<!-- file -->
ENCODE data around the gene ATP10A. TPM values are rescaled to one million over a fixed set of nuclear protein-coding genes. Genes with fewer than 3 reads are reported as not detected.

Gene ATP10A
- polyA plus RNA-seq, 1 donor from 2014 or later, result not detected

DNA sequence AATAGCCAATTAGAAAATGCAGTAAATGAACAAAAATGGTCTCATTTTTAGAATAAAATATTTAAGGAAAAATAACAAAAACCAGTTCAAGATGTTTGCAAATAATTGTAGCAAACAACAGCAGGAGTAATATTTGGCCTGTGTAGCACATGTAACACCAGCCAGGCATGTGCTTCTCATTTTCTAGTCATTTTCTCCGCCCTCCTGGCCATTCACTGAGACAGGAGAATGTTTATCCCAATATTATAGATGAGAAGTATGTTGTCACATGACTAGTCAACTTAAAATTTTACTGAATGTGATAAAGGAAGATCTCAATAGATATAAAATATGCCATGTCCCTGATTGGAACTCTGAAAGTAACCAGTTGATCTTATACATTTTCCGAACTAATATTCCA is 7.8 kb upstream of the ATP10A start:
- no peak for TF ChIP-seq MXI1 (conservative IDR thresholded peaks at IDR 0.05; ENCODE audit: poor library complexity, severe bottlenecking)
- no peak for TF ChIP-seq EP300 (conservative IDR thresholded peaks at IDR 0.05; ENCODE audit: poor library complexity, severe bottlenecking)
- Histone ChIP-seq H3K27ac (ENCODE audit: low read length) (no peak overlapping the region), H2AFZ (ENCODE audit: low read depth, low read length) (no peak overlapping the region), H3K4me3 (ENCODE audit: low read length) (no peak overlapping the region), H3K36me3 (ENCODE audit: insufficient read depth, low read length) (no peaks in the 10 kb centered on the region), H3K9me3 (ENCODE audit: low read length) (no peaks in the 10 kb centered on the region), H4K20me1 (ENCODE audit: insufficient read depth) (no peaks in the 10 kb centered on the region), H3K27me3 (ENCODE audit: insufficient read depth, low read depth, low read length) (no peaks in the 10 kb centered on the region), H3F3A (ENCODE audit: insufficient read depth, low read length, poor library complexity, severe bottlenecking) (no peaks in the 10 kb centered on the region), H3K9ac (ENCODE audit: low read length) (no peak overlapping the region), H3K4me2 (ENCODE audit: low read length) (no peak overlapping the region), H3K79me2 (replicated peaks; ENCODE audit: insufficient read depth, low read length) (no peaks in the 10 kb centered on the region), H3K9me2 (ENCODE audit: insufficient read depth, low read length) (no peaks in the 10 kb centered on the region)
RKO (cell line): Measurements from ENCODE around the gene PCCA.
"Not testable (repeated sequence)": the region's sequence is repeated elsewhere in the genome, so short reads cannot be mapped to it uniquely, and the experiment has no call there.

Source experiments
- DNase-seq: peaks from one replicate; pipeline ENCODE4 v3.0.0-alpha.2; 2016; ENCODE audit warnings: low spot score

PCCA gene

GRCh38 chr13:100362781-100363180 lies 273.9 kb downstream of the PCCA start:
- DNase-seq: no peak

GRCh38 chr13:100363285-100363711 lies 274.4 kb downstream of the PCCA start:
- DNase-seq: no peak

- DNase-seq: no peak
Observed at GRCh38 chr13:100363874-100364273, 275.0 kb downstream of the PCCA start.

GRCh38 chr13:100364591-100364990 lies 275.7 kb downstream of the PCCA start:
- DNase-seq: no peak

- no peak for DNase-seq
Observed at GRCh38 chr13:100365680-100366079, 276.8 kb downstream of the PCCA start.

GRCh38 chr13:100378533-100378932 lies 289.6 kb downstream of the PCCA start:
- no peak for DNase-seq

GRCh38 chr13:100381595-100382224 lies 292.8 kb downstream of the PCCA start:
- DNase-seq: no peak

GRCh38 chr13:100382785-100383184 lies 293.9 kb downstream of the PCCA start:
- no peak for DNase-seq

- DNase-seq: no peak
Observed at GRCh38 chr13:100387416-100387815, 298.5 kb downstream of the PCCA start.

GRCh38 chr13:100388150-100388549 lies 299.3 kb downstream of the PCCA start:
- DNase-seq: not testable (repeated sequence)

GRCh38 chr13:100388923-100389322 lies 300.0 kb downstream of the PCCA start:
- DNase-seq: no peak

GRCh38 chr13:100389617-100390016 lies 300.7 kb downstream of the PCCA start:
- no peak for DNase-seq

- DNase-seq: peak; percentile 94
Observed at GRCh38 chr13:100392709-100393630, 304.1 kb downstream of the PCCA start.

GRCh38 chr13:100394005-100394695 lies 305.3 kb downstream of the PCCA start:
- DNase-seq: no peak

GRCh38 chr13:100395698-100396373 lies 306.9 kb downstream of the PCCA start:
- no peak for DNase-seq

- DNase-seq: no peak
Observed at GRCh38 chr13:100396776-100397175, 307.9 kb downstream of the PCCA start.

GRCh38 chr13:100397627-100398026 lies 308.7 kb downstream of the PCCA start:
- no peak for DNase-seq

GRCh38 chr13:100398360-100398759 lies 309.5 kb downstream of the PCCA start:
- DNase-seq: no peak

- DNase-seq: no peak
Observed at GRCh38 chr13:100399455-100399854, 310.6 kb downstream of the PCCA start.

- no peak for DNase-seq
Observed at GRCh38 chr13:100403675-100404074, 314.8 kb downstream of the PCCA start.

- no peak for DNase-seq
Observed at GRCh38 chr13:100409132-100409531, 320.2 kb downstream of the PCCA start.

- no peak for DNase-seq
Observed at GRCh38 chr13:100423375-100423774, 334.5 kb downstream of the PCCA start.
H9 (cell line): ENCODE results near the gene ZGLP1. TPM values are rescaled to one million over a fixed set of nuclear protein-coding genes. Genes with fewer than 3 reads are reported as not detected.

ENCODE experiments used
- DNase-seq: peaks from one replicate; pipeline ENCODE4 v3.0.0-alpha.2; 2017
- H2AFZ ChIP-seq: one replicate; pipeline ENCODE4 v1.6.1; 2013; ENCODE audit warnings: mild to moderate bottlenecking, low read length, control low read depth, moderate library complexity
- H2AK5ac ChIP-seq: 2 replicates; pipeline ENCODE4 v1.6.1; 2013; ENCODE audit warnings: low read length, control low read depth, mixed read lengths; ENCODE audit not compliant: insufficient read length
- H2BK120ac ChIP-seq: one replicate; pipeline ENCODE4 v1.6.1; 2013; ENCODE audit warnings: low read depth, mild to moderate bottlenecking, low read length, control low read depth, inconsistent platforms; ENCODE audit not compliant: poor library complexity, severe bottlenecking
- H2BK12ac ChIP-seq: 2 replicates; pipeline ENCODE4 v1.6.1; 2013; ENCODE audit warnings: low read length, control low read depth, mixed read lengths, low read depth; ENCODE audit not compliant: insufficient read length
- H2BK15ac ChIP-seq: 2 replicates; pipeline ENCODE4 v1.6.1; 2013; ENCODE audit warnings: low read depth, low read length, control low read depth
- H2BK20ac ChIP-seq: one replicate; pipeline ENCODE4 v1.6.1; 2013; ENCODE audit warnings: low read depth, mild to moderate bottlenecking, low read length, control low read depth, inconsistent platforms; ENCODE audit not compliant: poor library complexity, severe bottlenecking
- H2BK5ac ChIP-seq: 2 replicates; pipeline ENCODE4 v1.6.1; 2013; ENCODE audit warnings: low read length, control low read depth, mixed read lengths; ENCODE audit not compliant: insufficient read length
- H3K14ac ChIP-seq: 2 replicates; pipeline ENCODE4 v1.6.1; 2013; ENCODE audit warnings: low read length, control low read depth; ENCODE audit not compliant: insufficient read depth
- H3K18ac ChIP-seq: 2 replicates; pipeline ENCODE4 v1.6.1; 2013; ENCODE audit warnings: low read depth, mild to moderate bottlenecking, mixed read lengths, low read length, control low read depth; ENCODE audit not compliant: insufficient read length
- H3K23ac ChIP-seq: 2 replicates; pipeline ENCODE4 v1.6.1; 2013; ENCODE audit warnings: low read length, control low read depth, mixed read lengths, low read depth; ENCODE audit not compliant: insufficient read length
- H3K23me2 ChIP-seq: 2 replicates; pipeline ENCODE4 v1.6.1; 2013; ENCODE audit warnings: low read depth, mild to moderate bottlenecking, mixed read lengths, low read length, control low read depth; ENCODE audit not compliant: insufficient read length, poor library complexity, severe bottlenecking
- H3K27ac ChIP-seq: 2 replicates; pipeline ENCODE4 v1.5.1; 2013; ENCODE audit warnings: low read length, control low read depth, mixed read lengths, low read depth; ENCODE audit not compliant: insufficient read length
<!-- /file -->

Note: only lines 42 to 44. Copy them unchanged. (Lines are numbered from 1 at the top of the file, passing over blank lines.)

- no peak for DNase-seq

- DNase-seq: no peak
Observed at GRCh38 chr13:100396776-100397175, 307.9 kb downstream of the PCCA start.